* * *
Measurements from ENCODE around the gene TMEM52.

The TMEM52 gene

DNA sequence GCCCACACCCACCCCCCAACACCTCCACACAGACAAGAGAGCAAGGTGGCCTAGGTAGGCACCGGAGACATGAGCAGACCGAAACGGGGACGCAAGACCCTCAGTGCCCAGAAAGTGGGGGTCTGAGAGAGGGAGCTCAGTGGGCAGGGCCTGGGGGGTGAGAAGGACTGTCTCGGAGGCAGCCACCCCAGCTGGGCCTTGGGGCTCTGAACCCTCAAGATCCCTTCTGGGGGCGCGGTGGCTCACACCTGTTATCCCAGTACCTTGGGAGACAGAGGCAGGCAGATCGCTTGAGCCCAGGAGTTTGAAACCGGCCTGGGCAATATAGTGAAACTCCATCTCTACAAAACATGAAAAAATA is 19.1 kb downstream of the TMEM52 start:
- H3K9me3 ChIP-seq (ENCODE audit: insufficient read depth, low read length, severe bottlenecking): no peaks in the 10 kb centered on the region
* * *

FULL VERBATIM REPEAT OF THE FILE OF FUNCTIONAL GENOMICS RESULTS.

Measurements from ENCODE around the gene TMEM52.

The TMEM52 gene

DNA sequence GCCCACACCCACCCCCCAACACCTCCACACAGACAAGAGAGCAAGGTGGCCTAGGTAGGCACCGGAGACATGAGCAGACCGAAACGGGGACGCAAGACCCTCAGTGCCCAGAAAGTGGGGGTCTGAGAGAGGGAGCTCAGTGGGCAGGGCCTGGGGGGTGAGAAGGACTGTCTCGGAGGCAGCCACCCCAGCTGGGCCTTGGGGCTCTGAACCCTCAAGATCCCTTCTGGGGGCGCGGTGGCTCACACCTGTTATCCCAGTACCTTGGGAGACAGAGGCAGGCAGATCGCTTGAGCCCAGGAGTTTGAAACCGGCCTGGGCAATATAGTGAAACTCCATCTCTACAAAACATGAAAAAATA is 19.1 kb downstream of the TMEM52 start:
- H3K9me3 ChIP-seq (ENCODE audit: insufficient read depth, low read length, severe bottlenecking): no peaks in the 10 kb centered on the region